Site News

State of the Forums

We launched discussion forums earlier this year, and I think the time has come to evaluate how well they are working and what we need to improve. I’d like to start with two theses:

  1. We are absolutely thrilled with our community, the support that everyone provides on our site, and the answers that people are getting to their problems every day.
  2. We believe that the software we’ve provided the community to interact with is fundamentally broken.

Before I talk about what’s wrong with the software, I’d like to talk a little bit about the success we’ve seen. Here are some interesting numbers:

  • Including posts in search results has increased forum pageviews by over 100%.
  • Since we launched forums not that long ago, 1,405 different people have posted more than 1,100 threads and over 3,400 posts
  • While forum traffic pales in comparison to the number of views we get on repair guides and teardowns, the degree of interaction is a couple orders of magnitude higher.

Our top six contributors, ordered by post count, are:

Fun fact: Sarabian has posted 3 times more posts than I have.

There is no doubt in my mind that these discussions are an invaluable resource to thousands of people. I’d like to personally thank everyone who has contributed thus far. Everyone involved is helping keep devices out of the landfill by making them work longer. Awesome work, everyone.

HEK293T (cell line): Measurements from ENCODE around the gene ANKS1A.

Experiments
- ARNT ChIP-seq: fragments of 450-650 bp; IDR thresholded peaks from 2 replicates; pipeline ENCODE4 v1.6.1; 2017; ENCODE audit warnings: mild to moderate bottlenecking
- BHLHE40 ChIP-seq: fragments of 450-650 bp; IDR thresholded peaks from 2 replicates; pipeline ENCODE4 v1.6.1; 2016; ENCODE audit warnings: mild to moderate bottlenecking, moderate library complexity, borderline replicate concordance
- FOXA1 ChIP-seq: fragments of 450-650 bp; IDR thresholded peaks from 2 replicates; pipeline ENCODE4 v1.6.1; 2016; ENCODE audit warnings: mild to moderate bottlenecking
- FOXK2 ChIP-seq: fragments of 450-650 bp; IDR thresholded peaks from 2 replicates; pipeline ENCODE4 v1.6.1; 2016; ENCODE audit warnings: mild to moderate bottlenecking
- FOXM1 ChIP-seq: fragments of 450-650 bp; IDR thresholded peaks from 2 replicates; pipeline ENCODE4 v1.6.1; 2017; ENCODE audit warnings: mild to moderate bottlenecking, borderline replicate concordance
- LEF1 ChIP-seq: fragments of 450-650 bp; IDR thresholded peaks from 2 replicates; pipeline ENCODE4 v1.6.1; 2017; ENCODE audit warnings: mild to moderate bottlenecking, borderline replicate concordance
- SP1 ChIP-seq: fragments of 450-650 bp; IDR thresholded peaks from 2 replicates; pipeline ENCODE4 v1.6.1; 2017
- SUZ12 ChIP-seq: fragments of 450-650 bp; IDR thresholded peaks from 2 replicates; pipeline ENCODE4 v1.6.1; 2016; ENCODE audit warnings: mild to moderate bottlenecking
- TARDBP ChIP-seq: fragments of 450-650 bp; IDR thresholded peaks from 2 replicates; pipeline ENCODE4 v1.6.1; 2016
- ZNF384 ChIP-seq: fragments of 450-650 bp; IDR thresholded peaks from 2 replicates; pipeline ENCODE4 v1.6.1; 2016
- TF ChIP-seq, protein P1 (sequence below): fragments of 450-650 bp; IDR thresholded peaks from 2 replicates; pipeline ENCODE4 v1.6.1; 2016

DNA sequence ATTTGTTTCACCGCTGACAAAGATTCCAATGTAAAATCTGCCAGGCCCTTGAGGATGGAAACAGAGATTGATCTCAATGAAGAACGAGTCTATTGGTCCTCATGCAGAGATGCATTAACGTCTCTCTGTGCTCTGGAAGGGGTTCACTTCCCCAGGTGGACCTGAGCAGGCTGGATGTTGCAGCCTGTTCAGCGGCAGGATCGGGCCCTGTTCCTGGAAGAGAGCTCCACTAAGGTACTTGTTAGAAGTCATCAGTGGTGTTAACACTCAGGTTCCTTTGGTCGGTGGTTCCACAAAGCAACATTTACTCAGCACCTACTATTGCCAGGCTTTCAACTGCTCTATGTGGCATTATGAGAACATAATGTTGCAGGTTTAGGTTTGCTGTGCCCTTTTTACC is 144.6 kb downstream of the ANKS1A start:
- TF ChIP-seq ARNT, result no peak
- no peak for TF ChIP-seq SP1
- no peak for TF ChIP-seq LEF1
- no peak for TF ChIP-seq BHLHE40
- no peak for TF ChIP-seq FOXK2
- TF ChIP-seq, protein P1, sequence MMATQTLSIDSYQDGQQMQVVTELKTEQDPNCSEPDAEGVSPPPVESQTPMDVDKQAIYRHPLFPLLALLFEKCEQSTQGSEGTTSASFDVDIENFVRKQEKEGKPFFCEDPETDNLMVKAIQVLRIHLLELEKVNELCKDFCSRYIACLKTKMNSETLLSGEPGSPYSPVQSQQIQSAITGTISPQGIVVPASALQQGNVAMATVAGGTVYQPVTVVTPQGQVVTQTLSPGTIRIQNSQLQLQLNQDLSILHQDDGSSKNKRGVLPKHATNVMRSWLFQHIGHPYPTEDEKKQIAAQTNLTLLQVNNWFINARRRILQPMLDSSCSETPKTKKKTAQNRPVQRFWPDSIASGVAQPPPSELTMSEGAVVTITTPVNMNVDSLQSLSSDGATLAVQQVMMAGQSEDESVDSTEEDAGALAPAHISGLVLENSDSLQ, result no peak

So why do I think the forums are broken? The number one reason is that forums (all forum software, not just ours) are designed to facilitate discussions, but our community is really using the forums as a way to ask questions. This makes perfect sense! We’re all trying to fix something. This issue is exacerbated when forum posts come up in our search results. There isn’t a good way to differentiate in search results whether a forum post has been answered or not. Thread titles are often ambiguous (a recent title read “Apple iPod”), adding no value to the post. The likelihood of a positive outcome of a topic like that is very low.

iPod Nano repair guide referenced in discussion forums

Other times, the text within a forum post can offer very little information as to what the real problem is. People don’t always address a specific problem—we’ve seen more than one “My Ipod is broken. How do I fix it?” post since the forums have materialized. And there have been a couple of even more ambiguous “My laptop broke” posts that quickly faded into obscurity within the deep void of our forums.

OK, so there are some issues with the tools we’ve given the community. What are we going to do about it? Something big.

I will save the details of what we’re working on for another post, but I can tell you that we completely scrapped our existing forums and started from scratch. What we are building will revolutionize how the world communicates repair knowledge.

If you want to be on the bleeding edge, we will be accepting a limited number of people to to stress-test our new application on an invite-only basis soon.